A historical area in downtown Cleveland
by Lisa Miller
The Bolivar Bullet
For several years now, I have been researching the history of our downtown, photographing the backs of the buildings, the alley, the parking lots. The more I researched, the more convinced I became that we had partially let go some of our history that had help shape Cleveland into the city it is today. I realized this unique area was worthy of a Historical Marker and the Mississippi Department of Archives agreed.
An 1885 map of the “Town of Coleman” shows the layout of downtown was then very much like it is today, including the alley on the east side of the Sharpe Street buildings. In 1886, Coleman became Cleveland and as we grew the alley grew as well. Virgin Lane was the name given to the alley and the area that was behind the stores on Sharpe Avenue. This area was once bordered to the North by Highway 8, to the East by Chrisman Avenue, to the South by South Street, and to the West by the continuous alley that ran along the back doors of the Sharpe Avenue merchants. As time went on a mixed use, multi-ethnic, and sometimes boisterous neighborhood developed in that sort of boxed-in area surrounded by well-traveled thoroughfares through town.
The origin of the name is unknown. However, perhaps it was because someone saw the opportunity to label it with a tongue-in-cheek reference to some of the illicit activities that could take place. By the 1930’s the name “Virgin Lane” stuck and was officially referred to as such on maps, in the local newspaper, in City Ordinances, City directories, and the United States Censuses. The name was used continuously for about 80 years.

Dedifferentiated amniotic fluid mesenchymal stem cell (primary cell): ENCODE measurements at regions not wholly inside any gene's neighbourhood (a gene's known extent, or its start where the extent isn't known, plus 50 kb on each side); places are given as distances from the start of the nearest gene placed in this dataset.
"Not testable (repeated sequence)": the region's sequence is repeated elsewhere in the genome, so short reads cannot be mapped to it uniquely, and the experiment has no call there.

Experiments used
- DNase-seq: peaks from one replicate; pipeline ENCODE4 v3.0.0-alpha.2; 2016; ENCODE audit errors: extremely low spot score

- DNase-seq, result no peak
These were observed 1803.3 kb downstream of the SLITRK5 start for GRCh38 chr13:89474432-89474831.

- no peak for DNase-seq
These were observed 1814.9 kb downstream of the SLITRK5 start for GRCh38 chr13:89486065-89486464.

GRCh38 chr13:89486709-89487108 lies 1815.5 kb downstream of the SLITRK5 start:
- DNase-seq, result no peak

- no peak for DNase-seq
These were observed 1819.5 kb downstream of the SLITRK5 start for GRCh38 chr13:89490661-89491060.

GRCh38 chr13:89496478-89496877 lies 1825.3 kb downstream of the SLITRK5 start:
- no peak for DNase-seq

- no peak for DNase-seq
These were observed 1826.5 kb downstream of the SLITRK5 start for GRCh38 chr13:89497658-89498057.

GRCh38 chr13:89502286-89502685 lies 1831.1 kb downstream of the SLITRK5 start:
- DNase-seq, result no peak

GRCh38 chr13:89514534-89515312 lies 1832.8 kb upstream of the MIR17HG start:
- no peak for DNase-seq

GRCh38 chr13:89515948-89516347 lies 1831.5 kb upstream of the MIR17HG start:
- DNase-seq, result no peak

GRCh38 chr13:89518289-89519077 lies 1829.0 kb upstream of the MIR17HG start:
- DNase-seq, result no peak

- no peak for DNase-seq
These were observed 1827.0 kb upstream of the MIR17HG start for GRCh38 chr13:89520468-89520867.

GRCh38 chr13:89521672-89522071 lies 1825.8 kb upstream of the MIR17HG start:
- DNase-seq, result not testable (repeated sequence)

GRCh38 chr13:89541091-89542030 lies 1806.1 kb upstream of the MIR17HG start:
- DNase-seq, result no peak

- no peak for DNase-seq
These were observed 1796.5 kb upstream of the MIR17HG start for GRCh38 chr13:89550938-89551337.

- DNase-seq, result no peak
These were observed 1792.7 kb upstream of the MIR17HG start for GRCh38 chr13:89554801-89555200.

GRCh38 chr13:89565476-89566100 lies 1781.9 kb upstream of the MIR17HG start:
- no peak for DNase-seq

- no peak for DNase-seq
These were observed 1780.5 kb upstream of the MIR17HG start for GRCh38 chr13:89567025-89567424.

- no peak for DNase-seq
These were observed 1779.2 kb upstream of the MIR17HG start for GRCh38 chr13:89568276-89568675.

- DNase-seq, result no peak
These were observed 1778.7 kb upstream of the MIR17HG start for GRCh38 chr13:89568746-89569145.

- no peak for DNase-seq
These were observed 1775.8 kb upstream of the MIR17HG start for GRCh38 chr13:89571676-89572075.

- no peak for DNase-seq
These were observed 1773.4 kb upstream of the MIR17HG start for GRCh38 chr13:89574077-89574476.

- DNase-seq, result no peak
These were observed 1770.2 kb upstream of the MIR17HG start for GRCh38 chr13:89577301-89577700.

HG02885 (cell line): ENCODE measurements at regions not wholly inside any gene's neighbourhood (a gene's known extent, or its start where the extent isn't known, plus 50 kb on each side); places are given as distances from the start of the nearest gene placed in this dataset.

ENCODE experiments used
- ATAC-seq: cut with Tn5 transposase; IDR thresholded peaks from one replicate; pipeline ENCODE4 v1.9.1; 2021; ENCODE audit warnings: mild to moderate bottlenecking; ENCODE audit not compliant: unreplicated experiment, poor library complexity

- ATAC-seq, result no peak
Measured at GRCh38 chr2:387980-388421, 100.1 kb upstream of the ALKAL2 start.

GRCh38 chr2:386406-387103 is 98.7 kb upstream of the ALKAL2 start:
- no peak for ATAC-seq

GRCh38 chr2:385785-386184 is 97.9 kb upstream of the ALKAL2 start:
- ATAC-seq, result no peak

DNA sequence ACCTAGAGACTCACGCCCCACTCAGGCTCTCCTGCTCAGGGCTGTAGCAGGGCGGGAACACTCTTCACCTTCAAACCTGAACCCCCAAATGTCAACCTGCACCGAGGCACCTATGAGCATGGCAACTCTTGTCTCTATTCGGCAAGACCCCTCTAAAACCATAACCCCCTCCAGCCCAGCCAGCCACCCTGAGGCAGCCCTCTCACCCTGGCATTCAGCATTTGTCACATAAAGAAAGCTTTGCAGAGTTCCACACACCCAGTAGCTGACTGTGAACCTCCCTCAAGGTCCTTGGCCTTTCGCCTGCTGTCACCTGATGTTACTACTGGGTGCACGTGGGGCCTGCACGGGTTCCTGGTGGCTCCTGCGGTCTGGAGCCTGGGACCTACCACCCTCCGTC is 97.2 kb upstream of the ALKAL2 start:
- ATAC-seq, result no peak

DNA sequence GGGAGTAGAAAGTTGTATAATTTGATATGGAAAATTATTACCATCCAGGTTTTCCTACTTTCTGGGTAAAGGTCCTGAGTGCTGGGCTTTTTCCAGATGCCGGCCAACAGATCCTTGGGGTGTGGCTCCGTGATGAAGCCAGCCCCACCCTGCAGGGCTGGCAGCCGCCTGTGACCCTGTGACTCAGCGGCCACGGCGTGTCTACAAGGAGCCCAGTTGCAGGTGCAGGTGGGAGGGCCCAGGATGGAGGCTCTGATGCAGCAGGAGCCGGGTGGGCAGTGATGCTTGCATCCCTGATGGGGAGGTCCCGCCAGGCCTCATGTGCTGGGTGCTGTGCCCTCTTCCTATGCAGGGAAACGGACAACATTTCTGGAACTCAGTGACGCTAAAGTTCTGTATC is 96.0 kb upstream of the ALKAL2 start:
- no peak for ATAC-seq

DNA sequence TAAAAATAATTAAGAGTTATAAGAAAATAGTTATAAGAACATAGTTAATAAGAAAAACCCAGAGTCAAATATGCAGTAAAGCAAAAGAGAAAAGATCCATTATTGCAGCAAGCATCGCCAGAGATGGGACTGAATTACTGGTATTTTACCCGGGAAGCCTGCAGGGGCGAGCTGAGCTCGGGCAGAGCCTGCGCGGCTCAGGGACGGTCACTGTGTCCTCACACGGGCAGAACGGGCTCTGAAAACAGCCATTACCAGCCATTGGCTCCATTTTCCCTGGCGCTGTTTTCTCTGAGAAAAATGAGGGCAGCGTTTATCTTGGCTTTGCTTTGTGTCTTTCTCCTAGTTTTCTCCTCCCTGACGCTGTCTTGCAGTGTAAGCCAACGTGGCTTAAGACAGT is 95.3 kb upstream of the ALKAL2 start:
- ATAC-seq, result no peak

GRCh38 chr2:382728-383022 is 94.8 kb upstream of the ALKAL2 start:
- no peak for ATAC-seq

Virgin Lane was occupied by African American working-class people. Scattered amongst these dwellings were some buildings and houses that doubled as juke joints, small stores, bootleggers, and some “self-employed” ladies. Many railroad workers lived in this neighborhood and many other occupants were employed by the laundries, hotels, cafes, and stores that surrounded the area. Addresses were often listed as “123 Virgin Lane Rear,” as some of the houses were not on actual streets but rather dirt inroads or footpaths. Examination of the U. S. census records for 1920, 1930, and 1940 show that Virgin Lane was also home to some Chinese immigrants who opened grocery stores on Sharpe Avenue. In the surrounding area, many homes were occupied by people of Italian, Russian, Polish, Greek, German, and English descent. The censuses provide a “written picture” of the ethnically diverse population there. If the Mississippi Delta, Cleveland included, is its own smaller version of the American “melting pot,” then it could be argued that for a time, this area called Virgin Lane was a microcosm of the diverse and unique Delta populace.
Some of what is known about this place can be gleaned from oral histories where descriptions of rowdy Saturday nights include freshly-paid workers adding to the mix of drinking bootleg whiskey, gambling, and the often-referenced and seemingly overlooked by the law, “ladies of the night” along with a background of music. Although not well-documented, it is easy to understand that if the early Delta Bluesmen played in Cleveland, they most likely played Virgin Lane. Honeyboy Edwards of Shaw was quoted as saying of Cleveland, “It was an open town; it was gambling all night and day.”